Montana’s Medicaid Tribal Health Improvement Program (T-HIP) offers an unprecedented opportunity for Native nations to create wellness and disease prevention programs. Much of our work in this area involves providing grant funding and technical assistance to support the development of these programs and convening program directors.
Native American people in Montana experience higher rates of many illnesses and live shorter lives, on average, than non-Native Montanans. These statistics reflect long-standing inequities, not only in health care but in basic needs such as housing, food, and employment. Historically, the funding for wellness and disease prevention programming has met only a tiny fraction of the need.
The state of Montana worked with Native nations to create T-HIP in 2017. The program allows Native nations to receive Medicaid funding for designing and delivering culturally-based wellness and disease prevention programs to their communities. T-HIP will enable tribes to build disease prevention programs and address barriers to health such as trauma, unemployment, poor quality housing, and lack of access to healthful foods.
Establishing effective T-HIP projects will need successful planning, careful evaluation, and stable and disciplined program development work over many years. We play a supporting role by providing technical assistance from our staff and consultants. We also organize meetings for T-HIP staff from around the state and give grants to jumpstart planning and implementation.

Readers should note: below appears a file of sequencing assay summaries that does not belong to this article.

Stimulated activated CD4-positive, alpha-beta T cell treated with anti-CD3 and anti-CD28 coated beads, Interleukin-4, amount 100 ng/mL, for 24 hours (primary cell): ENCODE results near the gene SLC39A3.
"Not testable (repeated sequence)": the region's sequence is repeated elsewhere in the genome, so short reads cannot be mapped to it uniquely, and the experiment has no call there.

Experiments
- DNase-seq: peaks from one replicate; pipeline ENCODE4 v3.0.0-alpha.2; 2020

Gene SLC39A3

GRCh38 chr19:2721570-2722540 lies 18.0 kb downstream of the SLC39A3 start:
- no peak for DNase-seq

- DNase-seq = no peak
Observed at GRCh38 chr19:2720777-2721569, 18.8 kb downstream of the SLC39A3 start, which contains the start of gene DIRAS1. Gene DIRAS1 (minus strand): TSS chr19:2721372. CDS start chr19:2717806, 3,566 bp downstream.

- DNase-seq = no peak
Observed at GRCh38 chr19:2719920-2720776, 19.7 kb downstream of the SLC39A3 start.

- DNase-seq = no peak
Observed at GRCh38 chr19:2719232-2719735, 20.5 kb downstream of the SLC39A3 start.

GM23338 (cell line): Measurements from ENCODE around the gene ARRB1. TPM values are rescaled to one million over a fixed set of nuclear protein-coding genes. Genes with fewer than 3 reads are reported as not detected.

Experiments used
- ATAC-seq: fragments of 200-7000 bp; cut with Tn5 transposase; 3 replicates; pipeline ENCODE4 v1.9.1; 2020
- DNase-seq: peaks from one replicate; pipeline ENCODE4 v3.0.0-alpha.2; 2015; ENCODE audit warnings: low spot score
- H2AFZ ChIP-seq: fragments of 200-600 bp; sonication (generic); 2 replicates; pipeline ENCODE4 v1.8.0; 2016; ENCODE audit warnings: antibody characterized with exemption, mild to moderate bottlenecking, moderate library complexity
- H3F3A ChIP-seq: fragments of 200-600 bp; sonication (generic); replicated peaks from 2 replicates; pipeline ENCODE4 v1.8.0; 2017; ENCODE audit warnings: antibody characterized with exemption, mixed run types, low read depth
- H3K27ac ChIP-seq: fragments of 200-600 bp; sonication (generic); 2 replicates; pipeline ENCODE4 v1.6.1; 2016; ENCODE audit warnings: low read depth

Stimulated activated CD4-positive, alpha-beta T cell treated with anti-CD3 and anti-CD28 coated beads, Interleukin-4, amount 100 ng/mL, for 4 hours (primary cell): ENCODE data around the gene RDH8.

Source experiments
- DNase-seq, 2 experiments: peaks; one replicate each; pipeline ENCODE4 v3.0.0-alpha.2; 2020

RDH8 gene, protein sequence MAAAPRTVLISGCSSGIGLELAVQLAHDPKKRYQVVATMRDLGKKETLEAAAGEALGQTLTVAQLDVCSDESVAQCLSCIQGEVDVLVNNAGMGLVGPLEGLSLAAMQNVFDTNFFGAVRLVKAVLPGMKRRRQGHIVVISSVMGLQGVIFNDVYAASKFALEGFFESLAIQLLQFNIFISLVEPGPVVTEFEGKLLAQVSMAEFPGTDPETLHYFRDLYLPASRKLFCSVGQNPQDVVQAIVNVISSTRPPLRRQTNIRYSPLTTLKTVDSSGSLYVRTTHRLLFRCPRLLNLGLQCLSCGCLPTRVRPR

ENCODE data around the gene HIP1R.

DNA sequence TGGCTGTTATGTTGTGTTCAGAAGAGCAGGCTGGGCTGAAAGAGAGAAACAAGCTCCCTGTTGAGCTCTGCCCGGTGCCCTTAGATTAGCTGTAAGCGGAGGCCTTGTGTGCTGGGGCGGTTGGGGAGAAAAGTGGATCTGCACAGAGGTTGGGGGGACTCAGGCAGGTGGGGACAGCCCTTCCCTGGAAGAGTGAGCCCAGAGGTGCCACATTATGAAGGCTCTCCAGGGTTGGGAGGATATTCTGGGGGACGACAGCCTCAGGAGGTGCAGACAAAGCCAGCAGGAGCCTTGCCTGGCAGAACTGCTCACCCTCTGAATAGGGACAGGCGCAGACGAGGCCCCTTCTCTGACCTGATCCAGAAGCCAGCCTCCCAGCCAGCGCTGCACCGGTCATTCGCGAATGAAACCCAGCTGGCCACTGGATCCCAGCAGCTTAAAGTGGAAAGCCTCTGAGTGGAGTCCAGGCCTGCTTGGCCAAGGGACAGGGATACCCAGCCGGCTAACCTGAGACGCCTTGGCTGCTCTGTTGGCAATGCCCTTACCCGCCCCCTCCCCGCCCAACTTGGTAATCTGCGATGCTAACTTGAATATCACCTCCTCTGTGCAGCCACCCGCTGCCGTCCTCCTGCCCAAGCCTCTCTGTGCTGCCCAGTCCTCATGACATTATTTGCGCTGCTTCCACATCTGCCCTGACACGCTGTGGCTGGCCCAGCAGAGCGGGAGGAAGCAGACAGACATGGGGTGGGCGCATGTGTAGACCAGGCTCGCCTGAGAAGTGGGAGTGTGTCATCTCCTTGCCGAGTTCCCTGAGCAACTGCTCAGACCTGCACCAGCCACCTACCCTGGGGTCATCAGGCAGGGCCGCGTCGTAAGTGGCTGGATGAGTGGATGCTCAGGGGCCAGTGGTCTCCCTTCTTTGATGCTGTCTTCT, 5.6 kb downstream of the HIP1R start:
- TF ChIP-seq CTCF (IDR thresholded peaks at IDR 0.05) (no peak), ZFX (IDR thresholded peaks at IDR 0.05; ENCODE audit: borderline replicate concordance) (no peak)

Beyond T-HIP, we also support planning for programs to address the basic needs for health, such as housing, food security, education, and employment.
We provide grants or contracts with consultants to help tribes plan for and develop new programs and evaluation strategies and to cover start-up costs for new T-HIP programming. All funding under this initiative is by invitation only.
Only tribes and tribal government agencies are eligible to apply for funding under this initiative.
Successful invited grant or contract applications must meet the following criteria:
- Document commitment from tribal leadership to implement the T-HIP program.
- Identify key staff and the tribal department where the T-HIP program will be established.
- Have in place a Indian Health Services 638 contract for health promotion/disease prevention services, or use grant funds in part to develop the contract.
- Tribes may use grant funds to pay for the services of a contractor if needed. Any contractor chosen should have expertise in American Indian public health systems and a track record of successful efforts to engage and support tribal health systems.